In Mberi v Fawcett Security Operations (Pvt) Ltd HH-24-03 a Fawcett security guard was assigned to guard P’s premises. The guard broke into the locked house and stole property. The security company was held vicariously liable. The court held that it is essential in this type of case that the employer has entrusted the care of the property stolen to the employee. In the present case by posting the guard the employer had entrusted the care of P’s property to its employee, even though the house was locked and the guard did not have access to it as part of his duties.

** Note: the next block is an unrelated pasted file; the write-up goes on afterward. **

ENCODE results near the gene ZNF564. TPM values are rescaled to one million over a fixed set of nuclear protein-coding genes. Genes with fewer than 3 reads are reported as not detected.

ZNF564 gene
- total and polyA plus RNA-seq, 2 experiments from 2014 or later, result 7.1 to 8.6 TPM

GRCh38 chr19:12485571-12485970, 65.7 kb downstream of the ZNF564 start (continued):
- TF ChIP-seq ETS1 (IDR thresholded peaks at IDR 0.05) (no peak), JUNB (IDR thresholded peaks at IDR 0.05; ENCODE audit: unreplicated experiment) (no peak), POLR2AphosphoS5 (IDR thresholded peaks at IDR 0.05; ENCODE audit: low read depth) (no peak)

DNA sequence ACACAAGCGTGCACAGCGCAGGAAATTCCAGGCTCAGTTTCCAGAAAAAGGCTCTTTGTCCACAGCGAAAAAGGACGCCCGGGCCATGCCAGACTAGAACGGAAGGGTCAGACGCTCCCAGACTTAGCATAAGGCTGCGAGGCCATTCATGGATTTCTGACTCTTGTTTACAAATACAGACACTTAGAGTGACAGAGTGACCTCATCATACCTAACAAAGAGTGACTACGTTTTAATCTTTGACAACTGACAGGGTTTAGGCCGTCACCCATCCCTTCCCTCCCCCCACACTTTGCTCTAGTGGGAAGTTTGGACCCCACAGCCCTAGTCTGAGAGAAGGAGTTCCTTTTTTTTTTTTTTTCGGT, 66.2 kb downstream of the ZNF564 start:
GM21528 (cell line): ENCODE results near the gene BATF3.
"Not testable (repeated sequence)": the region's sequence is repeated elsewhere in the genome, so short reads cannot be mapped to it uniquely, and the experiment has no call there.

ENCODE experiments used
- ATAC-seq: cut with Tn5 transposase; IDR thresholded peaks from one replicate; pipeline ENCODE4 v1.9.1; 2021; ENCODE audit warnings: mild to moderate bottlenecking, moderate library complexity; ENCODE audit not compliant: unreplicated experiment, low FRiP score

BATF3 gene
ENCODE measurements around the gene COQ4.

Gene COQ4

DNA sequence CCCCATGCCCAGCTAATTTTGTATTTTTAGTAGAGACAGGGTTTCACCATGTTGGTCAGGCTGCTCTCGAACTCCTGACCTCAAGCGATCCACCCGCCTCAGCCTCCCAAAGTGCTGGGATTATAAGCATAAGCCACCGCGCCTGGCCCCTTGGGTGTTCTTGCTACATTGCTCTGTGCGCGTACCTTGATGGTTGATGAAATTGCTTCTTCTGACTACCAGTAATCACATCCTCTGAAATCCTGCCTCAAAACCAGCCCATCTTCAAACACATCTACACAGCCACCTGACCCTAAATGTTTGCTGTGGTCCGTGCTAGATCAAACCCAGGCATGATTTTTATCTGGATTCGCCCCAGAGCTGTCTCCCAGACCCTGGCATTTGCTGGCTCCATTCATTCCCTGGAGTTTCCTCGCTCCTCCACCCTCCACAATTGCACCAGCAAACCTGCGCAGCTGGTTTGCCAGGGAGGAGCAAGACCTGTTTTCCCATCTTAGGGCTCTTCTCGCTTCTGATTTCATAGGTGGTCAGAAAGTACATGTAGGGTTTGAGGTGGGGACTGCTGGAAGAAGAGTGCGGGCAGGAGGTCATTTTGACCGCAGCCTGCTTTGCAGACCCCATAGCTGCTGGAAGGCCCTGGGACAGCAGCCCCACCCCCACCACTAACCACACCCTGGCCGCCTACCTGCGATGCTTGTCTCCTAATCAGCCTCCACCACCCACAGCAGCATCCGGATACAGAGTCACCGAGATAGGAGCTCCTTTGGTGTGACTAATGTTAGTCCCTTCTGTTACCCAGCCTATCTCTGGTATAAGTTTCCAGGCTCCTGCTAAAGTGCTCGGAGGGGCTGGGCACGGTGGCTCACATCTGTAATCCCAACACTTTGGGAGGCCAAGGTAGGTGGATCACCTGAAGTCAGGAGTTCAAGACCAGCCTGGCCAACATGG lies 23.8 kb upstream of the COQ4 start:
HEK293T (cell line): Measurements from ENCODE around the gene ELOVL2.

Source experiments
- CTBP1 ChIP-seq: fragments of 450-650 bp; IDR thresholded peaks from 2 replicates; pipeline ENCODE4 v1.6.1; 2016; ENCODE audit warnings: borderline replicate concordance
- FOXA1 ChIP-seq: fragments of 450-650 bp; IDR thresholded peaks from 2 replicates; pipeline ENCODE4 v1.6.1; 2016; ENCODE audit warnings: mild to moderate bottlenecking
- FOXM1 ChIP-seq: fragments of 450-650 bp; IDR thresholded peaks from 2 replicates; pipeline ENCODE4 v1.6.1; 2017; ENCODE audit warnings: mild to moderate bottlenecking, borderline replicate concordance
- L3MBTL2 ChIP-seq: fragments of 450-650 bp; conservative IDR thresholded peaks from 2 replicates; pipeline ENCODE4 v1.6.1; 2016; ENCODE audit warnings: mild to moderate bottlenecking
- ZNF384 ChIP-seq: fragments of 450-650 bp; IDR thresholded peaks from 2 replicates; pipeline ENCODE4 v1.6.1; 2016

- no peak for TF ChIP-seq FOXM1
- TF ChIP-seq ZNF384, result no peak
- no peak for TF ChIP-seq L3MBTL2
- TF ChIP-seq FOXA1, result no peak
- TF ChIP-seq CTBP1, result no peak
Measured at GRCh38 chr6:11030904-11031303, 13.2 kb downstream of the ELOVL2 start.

In Phillips Central Cellars (Pvt) Ltd v Director of Customs and Excise 2000 (1) ZLR 353 (H) it was decided that even where an employee commits a wrong in pursuit of his, rather than the employer’s, interests, the employer may still be vicariously liable, provided that the wrong is nonetheless sufficiently proximate to his duties and authority and to the employer’s interests as reasonably to justify the conclusion that in committing the wrongdoing the employee was still engaged upon functions to which he was appointed. The key issue is the degree of departure from the employer’s business. Since the question is a matter of degree, the further removed the misconduct is from the employer’s own interest and business, the more important becomes the questions of the employee’s ostensible authority, general powers and specific duties. For the employer to be held vicariously liable it is not enough that the employee merely takes advantage of an opportunity for dishonesty presented by his employment.